Thursday, January 30, 2014

Happy Chinese New Year 2014 新年快乐

Wishing everyone a very Happy Chinese New Year 新年快乐.  May you gallop your 
way to good fortune, love, happiness, good health, success and wealth in the Year of the Horse.


Gong Xi Fa Cai 恭喜发财 from us all at Goodyfoodies :)

Our Chinese lanterns flowers for CNY :) Huat ah!


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Wednesday, January 29, 2014

CNY 2014: Toh Yuen Chinese Restaurant, Hilton Petaling Jaya

This year, the theme at Toh Yuen Chinese Restaurant, Hilton PJ for Lunar New Year is "East Meets West Tale of Love" as both the Lunar and Gregorian calendar's Valentine's Day both fall on the 14 February. Double the love! Diners will be served a complimentary heart-shaped dumpling with red bean paste and love letter for this occasion. As for CNY dining, diners can choose from four celebratory banquet menus, which are priced from RM1088++ to RM1688++ for ten persons. We were delighted to be invited to the hotel to sample some of their sumptuous Chinese New Year offerings. 


Chinese Pear and Jellyfish Yee Sang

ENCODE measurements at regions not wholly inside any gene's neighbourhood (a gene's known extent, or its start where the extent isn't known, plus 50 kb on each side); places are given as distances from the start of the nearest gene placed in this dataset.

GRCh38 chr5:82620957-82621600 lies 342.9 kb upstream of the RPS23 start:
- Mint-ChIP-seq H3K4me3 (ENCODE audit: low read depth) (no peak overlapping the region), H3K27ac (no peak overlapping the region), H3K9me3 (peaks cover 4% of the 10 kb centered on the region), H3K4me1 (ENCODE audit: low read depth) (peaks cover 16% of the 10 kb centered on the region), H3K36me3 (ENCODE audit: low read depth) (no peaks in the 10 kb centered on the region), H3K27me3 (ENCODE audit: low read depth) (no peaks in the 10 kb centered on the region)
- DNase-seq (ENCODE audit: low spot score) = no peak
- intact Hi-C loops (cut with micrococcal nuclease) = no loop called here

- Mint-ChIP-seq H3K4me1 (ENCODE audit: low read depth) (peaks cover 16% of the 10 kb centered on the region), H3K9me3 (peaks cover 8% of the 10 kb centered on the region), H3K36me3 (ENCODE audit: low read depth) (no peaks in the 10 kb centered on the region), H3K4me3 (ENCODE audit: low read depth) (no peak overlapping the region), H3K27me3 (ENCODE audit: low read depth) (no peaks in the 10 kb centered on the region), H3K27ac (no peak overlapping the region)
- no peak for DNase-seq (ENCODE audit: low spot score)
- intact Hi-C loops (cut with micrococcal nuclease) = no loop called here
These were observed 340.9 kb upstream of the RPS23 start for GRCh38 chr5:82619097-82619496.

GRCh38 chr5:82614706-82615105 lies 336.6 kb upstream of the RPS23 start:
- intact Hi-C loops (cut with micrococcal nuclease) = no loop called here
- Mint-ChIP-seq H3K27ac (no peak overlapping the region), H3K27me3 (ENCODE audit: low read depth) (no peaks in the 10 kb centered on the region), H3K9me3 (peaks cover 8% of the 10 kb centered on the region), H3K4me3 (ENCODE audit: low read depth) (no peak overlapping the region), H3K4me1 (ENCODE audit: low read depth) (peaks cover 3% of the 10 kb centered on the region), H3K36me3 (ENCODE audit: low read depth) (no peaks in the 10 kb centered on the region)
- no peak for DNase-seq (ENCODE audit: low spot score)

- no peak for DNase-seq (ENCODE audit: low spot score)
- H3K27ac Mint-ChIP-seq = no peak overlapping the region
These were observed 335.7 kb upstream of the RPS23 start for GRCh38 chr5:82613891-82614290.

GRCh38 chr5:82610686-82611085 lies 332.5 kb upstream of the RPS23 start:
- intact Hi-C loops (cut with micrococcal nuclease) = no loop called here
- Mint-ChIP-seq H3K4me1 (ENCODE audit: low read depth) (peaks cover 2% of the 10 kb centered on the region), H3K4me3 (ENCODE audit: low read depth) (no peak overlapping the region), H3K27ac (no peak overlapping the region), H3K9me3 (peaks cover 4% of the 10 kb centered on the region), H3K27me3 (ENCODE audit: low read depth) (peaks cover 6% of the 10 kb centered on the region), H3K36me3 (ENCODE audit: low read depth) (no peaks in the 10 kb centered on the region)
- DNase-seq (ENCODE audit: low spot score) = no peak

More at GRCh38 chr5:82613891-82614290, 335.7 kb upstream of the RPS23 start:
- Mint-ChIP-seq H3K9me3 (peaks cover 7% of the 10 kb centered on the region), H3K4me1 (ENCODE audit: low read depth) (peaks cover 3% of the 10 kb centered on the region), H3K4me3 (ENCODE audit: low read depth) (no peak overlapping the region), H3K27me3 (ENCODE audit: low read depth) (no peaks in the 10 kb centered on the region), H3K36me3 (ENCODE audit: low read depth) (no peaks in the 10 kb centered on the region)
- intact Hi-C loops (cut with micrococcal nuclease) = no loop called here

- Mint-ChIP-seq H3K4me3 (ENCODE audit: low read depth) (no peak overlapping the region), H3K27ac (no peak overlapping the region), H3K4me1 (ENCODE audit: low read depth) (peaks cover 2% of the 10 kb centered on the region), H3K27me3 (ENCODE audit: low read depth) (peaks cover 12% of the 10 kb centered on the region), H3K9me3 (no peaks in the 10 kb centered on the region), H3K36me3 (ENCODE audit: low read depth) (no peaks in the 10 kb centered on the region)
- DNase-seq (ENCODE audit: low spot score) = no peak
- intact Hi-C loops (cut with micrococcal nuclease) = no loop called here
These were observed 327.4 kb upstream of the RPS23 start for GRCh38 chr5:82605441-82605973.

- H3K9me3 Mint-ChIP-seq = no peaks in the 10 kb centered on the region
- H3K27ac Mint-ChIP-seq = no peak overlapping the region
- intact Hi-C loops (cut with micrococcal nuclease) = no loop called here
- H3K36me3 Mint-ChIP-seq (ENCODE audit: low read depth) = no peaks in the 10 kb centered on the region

I'm a little slow in the yee sang department this year, but I finally had my first "toss"  today. We tossed to good fortune, health and a great Year of the Horse.

Diners can choose from a few yee sang options, such as fresh salmon and baby abalone, Japanese clam and jellyfish, fresh salmon and jellyfish, jellyfish with seaweed, and Chinese pear and jellyfish. We had the latter - Chef Tham, the head chef of the restaurant explains that he chose Chinese pear from Korea as it has a nice fragrance when the fruit is ripe.


The braised eight treasure soup was beautifully presented, certainly one of the prettier soups I've come across lately. Tastewise, it was really good too, brimming with an abundance of seafood such as dried scallops, abalone, crab meat and sea cucumber.


Pomfret is always a welcome sight during CNY dinners, as fish symbolises "surpluses for the new year". This deep fried pomfret, served with fried ginger was excellent - fresh and moist, and I liked the addition of chilli powder and Szechuan peppercorn which gives this a subtle spicy kick.



This may look like a simple dish, but Chef Tham tells us that the scallops are cooked via the double-boil method for 2 hours. The braised Chinese long cabbage was smooth and tender and has absorbed the lovely flavours of the dried scallop sauce.

Braised Chinese long cabbage with dried scallop sauce

The seafood fried rice with XO sauce was certainly good, with plenty of wok hei and fragrance. This is definitely one fried rice I wouldn't mind having a couple of bowls of.



Deep fried nian gao (New Year cake) and golden fish with red bean paste completed our lovely meal at Toh Yuen. The nian gao is sandwiched with yam slices and deep fried, so good we had to ask for more.



Head Chef of Toh Yuen, Chef Tham